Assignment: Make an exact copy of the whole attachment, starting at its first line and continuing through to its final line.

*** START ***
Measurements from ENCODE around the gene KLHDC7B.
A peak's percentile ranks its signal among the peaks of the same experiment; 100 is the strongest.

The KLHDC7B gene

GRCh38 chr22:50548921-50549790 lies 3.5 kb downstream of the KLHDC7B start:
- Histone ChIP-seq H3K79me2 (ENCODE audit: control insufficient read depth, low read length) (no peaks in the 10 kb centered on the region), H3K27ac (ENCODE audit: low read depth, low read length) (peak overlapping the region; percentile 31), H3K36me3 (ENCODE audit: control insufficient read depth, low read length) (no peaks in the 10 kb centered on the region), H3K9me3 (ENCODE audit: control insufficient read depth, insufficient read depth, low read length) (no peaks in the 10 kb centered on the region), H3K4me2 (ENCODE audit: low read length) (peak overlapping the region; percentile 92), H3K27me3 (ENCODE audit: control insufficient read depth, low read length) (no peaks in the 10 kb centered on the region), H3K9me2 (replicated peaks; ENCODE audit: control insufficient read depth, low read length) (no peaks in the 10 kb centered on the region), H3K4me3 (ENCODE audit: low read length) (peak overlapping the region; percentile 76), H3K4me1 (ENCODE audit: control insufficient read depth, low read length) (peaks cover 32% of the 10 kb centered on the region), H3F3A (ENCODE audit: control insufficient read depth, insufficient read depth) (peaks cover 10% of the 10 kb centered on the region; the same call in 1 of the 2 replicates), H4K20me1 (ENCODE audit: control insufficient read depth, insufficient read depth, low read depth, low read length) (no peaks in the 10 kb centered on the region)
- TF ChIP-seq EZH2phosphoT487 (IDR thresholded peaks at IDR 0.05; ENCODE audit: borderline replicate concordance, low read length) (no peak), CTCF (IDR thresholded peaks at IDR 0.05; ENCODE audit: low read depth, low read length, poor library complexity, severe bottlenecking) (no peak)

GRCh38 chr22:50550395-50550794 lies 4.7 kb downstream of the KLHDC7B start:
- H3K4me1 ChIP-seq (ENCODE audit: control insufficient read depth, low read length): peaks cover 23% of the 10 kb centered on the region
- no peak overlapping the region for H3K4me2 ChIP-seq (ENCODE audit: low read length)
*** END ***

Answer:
Measurements from ENCODE around the gene KLHDC7B.
A peak's percentile ranks its signal among the peaks of the same experiment; 100 is the strongest.

The KLHDC7B gene

GRCh38 chr22:50548921-50549790 lies 3.5 kb downstream of the KLHDC7B start:
- Histone ChIP-seq H3K79me2 (ENCODE audit: control insufficient read depth, low read length) (no peaks in the 10 kb centered on the region), H3K27ac (ENCODE audit: low read depth, low read length) (peak overlapping the region; percentile 31), H3K36me3 (ENCODE audit: control insufficient read depth, low read length) (no peaks in the 10 kb centered on the region), H3K9me3 (ENCODE audit: control insufficient read depth, insufficient read depth, low read length) (no peaks in the 10 kb centered on the region), H3K4me2 (ENCODE audit: low read length) (peak overlapping the region; percentile 92), H3K27me3 (ENCODE audit: control insufficient read depth, low read length) (no peaks in the 10 kb centered on the region), H3K9me2 (replicated peaks; ENCODE audit: control insufficient read depth, low read length) (no peaks in the 10 kb centered on the region), H3K4me3 (ENCODE audit: low read length) (peak overlapping the region; percentile 76), H3K4me1 (ENCODE audit: control insufficient read depth, low read length) (peaks cover 32% of the 10 kb centered on the region), H3F3A (ENCODE audit: control insufficient read depth, insufficient read depth) (peaks cover 10% of the 10 kb centered on the region; the same call in 1 of the 2 replicates), H4K20me1 (ENCODE audit: control insufficient read depth, insufficient read depth, low read depth, low read length) (no peaks in the 10 kb centered on the region)
- TF ChIP-seq EZH2phosphoT487 (IDR thresholded peaks at IDR 0.05; ENCODE audit: borderline replicate concordance, low read length) (no peak), CTCF (IDR thresholded peaks at IDR 0.05; ENCODE audit: low read depth, low read length, poor library complexity, severe bottlenecking) (no peak)

GRCh38 chr22:50550395-50550794 lies 4.7 kb downstream of the KLHDC7B start:
- H3K4me1 ChIP-seq (ENCODE audit: control insufficient read depth, low read length): peaks cover 23% of the 10 kb centered on the region
- no peak overlapping the region for H3K4me2 ChIP-seq (ENCODE audit: low read length)